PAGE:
Japan’s Environment Minister, Yoriko Kawaguchi, recently told Mick Corliss of The Japan Times that she would like to incorporate an “environmental perspective” into public-works projects. If she is serious, there could be no better place to begin than Mount Takao.

Mount Takao is less than an hour west of Shinjuku by train and stands a modest 599 meters high, yet it is as gracious and elegant a mountain as you will find. It also lies in the path of a planned expressway, the Ken’odo, and is slated to have two major tunnels drilled through its core.

Every year, more than 2 million people visit Mount Takao to hike, visit shrines and temples and eat at restaurants and stalls. Nature is the main attraction, but few visitors realize they are witnessing one of Japan’s most diverse ecosystems.

The forests of Mount Takao shelter 1321 varieties of plants; 137 species of birds; 30 different mammals, including fox, wild pigs, badgers, raccoons and Japanese mink; 12 species of reptiles, including eight kinds of snakes; 10 kinds of frogs; and thousands of species of insects, including 88 species of butterflies and 55 of dragonflies. This unusual biological diversity results from Takao’s location at the confluence of the Kanto Plain and the central mountains of Honshu, where the warm Pacific and temperate zones meet.

The mountain is often mentioned as a potential UNESCO World Heritage site.

Not surprisingly, construction authorities have kept a low profile on the project. If built, the Ken’odo ring road will circle through four prefectures and western Tokyo. On some highway maps, the projected route veers harmlessly around Mount Takao. PR materials distributed by the construction authorities show tunnels, but no mountain.

The Ministry of Land, Infrastructure and Transport plans to carve out two tunnels and two major interchanges, one on either side of the mountain. The junctions will require cutting numerous access roads into the surrounding hills and forests.

Opponents argue that no comprehensive environmental-impact assessment was done for the tunnels, nor for the Ken’odo project as a whole. They say the assessments that were done were unscientific and merely intended to rubberstamp the project.

When the Ken’odo plan was formulated 20 years ago, Japan had no national environmental-assessment law. The present law came into effect in 1998. As a result, the impacts of the expressway were considered piecemeal, using different laws and guidelines in Tokyo and each of the four prefectures. Raising further concerns, the Tokyo leg of the project (a 22.7-km section through Ome and Hachioji), was divided into two parts for assessment, and access roads were assessed as separate entities.

Local residents have brought suit against the Public Highway Construction Corporation and the national government. Since Mount Takao is no ordinary mountain, the legal action too is extraordinary: 144 lawyers from across the nation have joined the plaintiffs.

The lawyers hope to save Takao, and at the same time highlight several shortcomings in Japan’s public-works culture: first, the lack of citizen participation in formulating public-works projects; second, the environmental destructiveness of such projects; and third, the threat posed to endangered species and the nation’s biodiversity. The plaintiffs include 1061 individuals and six conservation groups.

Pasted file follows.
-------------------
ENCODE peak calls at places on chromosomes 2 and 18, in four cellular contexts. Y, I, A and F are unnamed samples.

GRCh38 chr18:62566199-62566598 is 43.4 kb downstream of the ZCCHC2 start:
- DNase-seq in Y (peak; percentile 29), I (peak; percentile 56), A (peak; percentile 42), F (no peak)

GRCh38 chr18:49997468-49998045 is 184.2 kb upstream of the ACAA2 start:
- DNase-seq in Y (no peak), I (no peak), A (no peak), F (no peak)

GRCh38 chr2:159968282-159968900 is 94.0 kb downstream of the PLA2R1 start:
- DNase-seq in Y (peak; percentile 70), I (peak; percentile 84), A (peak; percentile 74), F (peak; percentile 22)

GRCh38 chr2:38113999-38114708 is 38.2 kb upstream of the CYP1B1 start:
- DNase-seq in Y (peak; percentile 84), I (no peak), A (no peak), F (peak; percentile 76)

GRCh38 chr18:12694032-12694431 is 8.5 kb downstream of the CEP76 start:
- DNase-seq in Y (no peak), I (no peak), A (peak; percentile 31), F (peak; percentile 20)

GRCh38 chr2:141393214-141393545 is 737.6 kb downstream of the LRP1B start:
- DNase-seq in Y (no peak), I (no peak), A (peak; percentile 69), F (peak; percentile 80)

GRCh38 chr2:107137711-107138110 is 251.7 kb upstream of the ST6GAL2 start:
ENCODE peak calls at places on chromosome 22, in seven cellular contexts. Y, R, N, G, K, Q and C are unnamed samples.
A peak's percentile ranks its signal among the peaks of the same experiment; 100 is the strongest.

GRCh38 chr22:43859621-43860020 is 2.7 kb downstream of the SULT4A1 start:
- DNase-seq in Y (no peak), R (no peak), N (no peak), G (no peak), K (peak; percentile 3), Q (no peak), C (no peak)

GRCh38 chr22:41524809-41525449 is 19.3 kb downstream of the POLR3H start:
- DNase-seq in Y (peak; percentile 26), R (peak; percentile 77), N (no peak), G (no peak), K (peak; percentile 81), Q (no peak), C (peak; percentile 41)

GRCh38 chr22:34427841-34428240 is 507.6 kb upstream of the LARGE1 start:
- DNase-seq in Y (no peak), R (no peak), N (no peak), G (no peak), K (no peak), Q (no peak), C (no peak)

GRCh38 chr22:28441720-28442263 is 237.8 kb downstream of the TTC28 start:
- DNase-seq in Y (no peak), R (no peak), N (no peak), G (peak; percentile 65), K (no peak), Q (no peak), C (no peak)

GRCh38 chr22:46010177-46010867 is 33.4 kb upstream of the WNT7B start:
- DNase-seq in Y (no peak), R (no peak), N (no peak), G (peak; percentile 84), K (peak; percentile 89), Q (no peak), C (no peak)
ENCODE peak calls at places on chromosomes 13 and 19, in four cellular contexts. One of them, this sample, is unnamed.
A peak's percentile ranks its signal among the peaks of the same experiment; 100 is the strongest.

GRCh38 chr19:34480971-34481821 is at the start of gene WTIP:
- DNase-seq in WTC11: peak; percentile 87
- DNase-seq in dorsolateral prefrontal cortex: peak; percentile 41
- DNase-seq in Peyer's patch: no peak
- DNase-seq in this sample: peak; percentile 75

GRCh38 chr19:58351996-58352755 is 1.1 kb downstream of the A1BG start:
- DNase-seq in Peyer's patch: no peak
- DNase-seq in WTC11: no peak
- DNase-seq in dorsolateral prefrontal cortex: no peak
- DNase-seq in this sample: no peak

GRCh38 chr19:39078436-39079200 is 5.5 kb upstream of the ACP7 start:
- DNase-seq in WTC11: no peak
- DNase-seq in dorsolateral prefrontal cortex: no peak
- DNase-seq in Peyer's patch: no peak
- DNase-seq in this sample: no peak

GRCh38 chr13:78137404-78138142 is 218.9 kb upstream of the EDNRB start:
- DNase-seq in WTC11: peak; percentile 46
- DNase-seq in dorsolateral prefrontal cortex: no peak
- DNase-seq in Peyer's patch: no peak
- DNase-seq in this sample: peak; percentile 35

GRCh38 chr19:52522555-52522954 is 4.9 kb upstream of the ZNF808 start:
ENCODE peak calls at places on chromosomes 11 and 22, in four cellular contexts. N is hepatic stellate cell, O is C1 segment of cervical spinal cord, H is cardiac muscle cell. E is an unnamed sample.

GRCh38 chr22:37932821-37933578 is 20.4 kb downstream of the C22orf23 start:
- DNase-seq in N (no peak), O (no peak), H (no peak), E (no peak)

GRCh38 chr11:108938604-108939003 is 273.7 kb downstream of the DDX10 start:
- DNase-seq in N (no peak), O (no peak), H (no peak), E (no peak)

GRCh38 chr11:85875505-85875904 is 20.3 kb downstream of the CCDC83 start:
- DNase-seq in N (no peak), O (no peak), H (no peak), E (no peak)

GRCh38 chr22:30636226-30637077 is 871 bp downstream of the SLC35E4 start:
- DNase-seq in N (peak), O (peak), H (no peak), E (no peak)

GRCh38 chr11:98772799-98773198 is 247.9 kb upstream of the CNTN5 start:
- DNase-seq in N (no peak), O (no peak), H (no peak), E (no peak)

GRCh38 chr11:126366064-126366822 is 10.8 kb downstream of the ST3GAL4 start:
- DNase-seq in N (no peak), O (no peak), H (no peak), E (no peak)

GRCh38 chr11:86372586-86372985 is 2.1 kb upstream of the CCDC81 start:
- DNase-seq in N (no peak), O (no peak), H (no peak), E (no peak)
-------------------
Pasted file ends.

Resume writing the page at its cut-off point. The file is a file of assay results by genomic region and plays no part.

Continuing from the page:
But Takao is more than just a popular recreation spot known for its natural beauty and wildlife. It is also a site of unique historical, religious and cultural significance. The first temple was constructed on Takao in 744, and for over 1200 years the mountain has been protected, originally as a temple forest, later as a burial forest, and now as a quasi-national park.

In January I spoke with Shushin Nagashima, the deputy abbot of Takao-san Yakuouin Temple, which sits atop Mount Takao. He chose his words carefully, explaining, “We have to stay neutral because people supporting this temple are on both sides. Some are working for construction companies and some are not, so the wisest thing is to stay neutral.”

Nevertheless, he said, Mount Takao is unique. “In the Kanto area, there are a few so-called sacred mountains, but historically this mountain has the strongest and longest history as a religious site.”

When was his temple first notified of the project? “We have not been contacted,” replied Nagashima. “Nothing has been officially reported to the temple office. We heard it as a rumor. No plan has been shown, no explanation has been given.”

Nagashima agreed that this was discourteous, but repeated that he could not take an official stance on either side. After a moment’s thought he added, “Even though we cannot make a public statement, our real feeling from the bottom of our hearts is that this is a sacred place and its nature should not be touched.”

Nature, however, is not high on the list of concerns for public-works bureaucrats. As Noriko Hama, chief economist at the Mitsubishi Research Institute, told BBC radio recently, the government still has a post-war mentality. “They are thinking that a lot of infrastructure building needs to be done to prop up the economy.”

But times have changed, says Hama. “Public works are no longer effective economically. If anything, the money that goes into these projects, had it been used in the private sector, would probably have stimulated the economy much, much more.”

Nature-protection laws have changed too. According to a Takao resident, if you felled a tree in the 16th century, you lost your head. “One tree, one head,” she said. “A very strong protection rule.”

Certainly one that would give public-works bureaucrats pause for thought.